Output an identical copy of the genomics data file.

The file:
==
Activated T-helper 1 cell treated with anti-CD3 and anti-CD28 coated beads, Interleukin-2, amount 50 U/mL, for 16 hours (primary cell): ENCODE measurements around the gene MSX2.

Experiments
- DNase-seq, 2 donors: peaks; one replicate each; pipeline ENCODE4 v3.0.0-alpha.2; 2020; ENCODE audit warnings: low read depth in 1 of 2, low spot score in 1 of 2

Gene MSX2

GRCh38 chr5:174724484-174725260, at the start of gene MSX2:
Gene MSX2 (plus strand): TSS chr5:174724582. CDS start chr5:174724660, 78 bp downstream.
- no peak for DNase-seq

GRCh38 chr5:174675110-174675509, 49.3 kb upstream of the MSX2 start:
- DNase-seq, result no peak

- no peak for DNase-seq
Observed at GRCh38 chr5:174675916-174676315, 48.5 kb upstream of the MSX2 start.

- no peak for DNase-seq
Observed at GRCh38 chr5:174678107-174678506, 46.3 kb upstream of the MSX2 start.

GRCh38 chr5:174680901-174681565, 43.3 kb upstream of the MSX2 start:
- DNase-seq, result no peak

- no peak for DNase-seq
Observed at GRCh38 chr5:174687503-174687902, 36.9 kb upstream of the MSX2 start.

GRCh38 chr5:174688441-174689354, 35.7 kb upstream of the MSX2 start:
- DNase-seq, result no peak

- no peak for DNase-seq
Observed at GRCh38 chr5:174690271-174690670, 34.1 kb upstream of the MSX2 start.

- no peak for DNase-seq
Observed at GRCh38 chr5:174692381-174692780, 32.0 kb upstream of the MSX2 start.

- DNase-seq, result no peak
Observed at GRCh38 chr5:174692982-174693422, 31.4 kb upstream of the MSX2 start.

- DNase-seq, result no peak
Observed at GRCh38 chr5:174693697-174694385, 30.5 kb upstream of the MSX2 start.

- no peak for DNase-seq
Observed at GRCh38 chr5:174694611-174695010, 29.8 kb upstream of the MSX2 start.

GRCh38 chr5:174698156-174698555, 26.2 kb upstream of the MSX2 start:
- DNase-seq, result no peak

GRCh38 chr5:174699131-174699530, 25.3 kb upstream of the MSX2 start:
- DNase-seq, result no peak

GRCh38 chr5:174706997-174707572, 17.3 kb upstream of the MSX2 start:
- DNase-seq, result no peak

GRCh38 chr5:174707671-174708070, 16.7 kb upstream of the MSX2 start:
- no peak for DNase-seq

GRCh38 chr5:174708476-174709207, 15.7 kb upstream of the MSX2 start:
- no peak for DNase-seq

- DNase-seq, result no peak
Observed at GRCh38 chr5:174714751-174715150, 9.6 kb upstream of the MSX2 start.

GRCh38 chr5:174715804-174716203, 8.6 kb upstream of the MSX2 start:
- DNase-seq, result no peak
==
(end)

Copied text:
Activated T-helper 1 cell treated with anti-CD3 and anti-CD28 coated beads, Interleukin-2, amount 50 U/mL, for 16 hours (primary cell): ENCODE measurements around the gene MSX2.

Experiments
- DNase-seq, 2 donors: peaks; one replicate each; pipeline ENCODE4 v3.0.0-alpha.2; 2020; ENCODE audit warnings: low read depth in 1 of 2, low spot score in 1 of 2

Gene MSX2

GRCh38 chr5:174724484-174725260, at the start of gene MSX2:
Gene MSX2 (plus strand): TSS chr5:174724582. CDS start chr5:174724660, 78 bp downstream.
- no peak for DNase-seq

GRCh38 chr5:174675110-174675509, 49.3 kb upstream of the MSX2 start:
- DNase-seq, result no peak

- no peak for DNase-seq
Observed at GRCh38 chr5:174675916-174676315, 48.5 kb upstream of the MSX2 start.

- no peak for DNase-seq
Observed at GRCh38 chr5:174678107-174678506, 46.3 kb upstream of the MSX2 start.

GRCh38 chr5:174680901-174681565, 43.3 kb upstream of the MSX2 start:
- DNase-seq, result no peak

- no peak for DNase-seq
Observed at GRCh38 chr5:174687503-174687902, 36.9 kb upstream of the MSX2 start.

GRCh38 chr5:174688441-174689354, 35.7 kb upstream of the MSX2 start:
- DNase-seq, result no peak

- no peak for DNase-seq
Observed at GRCh38 chr5:174690271-174690670, 34.1 kb upstream of the MSX2 start.

- no peak for DNase-seq
Observed at GRCh38 chr5:174692381-174692780, 32.0 kb upstream of the MSX2 start.

- DNase-seq, result no peak
Observed at GRCh38 chr5:174692982-174693422, 31.4 kb upstream of the MSX2 start.

- DNase-seq, result no peak
Observed at GRCh38 chr5:174693697-174694385, 30.5 kb upstream of the MSX2 start.

- no peak for DNase-seq
Observed at GRCh38 chr5:174694611-174695010, 29.8 kb upstream of the MSX2 start.

GRCh38 chr5:174698156-174698555, 26.2 kb upstream of the MSX2 start:
- DNase-seq, result no peak

GRCh38 chr5:174699131-174699530, 25.3 kb upstream of the MSX2 start:
- DNase-seq, result no peak

GRCh38 chr5:174706997-174707572, 17.3 kb upstream of the MSX2 start:
- DNase-seq, result no peak

GRCh38 chr5:174707671-174708070, 16.7 kb upstream of the MSX2 start:
- no peak for DNase-seq

GRCh38 chr5:174708476-174709207, 15.7 kb upstream of the MSX2 start:
- no peak for DNase-seq

- DNase-seq, result no peak
Observed at GRCh38 chr5:174714751-174715150, 9.6 kb upstream of the MSX2 start.

GRCh38 chr5:174715804-174716203, 8.6 kb upstream of the MSX2 start:
- DNase-seq, result no peak